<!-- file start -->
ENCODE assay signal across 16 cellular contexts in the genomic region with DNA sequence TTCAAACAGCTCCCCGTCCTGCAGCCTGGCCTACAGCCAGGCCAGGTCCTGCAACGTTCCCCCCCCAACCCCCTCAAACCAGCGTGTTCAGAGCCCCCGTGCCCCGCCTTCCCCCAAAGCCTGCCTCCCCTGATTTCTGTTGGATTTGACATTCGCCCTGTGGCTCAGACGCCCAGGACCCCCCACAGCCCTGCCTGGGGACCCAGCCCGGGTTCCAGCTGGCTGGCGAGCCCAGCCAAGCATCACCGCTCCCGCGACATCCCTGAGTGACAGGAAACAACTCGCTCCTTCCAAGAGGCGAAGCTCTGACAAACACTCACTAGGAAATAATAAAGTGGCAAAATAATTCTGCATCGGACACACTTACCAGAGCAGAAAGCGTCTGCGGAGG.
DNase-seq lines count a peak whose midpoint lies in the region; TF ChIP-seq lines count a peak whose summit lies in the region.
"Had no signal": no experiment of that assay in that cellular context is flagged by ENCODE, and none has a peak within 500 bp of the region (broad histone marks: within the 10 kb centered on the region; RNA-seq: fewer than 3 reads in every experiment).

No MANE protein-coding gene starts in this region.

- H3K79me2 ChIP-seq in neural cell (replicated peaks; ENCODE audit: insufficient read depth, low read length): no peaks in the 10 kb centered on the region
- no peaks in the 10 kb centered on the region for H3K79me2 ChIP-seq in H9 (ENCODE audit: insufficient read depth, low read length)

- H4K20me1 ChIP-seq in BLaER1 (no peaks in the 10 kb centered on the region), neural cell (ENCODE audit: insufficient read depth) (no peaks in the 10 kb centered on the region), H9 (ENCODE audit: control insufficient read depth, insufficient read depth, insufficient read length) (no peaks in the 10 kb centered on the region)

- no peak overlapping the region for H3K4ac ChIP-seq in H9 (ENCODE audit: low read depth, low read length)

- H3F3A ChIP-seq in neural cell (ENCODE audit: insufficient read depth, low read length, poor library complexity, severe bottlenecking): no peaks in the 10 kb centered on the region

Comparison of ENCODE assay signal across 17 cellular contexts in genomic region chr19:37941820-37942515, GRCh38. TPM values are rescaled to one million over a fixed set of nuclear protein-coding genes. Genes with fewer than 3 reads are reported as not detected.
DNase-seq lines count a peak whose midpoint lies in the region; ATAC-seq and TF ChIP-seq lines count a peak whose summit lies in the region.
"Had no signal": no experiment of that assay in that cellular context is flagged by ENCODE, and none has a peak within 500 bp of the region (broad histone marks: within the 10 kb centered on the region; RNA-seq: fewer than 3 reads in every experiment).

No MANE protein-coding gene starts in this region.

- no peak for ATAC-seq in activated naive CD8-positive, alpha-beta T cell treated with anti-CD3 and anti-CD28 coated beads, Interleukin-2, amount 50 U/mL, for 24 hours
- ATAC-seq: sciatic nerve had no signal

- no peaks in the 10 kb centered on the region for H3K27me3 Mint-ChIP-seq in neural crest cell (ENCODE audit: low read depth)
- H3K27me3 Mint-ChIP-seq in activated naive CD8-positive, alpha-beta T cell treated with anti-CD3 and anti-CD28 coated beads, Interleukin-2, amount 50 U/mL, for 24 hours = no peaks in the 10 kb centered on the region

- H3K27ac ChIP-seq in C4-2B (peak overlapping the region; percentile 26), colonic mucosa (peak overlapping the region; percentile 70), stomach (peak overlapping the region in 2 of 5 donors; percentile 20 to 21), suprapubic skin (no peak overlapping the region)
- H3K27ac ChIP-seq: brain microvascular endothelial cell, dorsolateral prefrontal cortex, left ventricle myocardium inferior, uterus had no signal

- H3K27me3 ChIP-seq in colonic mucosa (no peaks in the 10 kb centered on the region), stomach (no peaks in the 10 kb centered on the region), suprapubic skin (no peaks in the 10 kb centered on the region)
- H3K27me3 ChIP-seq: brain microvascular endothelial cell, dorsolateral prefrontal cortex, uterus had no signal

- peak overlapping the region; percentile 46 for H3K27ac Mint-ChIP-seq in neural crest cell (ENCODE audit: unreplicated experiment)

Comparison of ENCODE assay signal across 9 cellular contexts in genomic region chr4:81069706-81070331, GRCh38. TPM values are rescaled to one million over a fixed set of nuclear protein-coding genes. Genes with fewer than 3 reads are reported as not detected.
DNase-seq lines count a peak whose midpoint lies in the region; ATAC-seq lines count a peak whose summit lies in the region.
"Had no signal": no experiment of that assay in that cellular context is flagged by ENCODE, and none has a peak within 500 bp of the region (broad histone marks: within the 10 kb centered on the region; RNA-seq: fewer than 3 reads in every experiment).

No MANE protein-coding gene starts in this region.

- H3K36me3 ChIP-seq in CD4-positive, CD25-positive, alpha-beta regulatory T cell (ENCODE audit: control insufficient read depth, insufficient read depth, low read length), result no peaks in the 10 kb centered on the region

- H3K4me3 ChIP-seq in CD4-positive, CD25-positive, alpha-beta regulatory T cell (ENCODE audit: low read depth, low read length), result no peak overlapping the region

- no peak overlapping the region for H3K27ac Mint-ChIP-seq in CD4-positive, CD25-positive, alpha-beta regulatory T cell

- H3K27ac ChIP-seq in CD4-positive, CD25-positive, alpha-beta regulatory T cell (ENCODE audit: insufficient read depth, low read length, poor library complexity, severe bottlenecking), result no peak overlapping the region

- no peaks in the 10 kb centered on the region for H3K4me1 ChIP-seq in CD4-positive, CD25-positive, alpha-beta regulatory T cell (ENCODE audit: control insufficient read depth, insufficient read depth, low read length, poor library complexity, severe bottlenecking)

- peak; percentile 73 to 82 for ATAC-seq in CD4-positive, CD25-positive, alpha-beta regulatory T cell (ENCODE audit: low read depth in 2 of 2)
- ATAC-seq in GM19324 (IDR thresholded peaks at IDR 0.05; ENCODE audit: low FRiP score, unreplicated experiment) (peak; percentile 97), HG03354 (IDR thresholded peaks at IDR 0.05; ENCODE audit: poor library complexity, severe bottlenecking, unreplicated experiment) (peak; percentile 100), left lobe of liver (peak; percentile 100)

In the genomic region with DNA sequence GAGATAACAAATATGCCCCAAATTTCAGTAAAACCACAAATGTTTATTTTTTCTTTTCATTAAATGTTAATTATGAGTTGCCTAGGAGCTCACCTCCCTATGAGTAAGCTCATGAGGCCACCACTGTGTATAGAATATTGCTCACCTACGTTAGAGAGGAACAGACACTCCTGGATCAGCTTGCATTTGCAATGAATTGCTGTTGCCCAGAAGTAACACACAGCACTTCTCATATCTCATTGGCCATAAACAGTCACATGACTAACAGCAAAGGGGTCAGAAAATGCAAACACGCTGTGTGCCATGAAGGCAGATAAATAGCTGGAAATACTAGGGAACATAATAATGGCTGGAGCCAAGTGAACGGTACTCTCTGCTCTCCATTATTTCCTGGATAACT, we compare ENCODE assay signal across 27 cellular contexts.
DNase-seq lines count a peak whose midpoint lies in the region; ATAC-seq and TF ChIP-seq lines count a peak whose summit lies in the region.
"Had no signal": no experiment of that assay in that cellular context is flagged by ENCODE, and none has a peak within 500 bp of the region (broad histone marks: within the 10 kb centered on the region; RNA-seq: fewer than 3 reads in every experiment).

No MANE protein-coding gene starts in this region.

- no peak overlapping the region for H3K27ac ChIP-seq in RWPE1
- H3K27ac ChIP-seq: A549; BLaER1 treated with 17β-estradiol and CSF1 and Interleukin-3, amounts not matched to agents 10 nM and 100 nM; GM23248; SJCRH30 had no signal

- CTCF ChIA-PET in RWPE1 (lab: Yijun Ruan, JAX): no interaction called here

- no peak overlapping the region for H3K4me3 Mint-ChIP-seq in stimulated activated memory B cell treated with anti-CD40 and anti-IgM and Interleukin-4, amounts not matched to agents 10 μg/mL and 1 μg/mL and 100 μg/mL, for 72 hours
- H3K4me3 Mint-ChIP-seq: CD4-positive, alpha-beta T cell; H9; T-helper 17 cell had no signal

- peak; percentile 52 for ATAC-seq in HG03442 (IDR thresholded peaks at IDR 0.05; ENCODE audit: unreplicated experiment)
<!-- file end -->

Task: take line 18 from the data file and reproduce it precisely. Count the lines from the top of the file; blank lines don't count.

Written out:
- H3K27ac ChIP-seq in C4-2B (peak overlapping the region; percentile 26), colonic mucosa (peak overlapping the region; percentile 70), stomach (peak overlapping the region in 2 of 5 donors; percentile 20 to 21), suprapubic skin (no peak overlapping the region)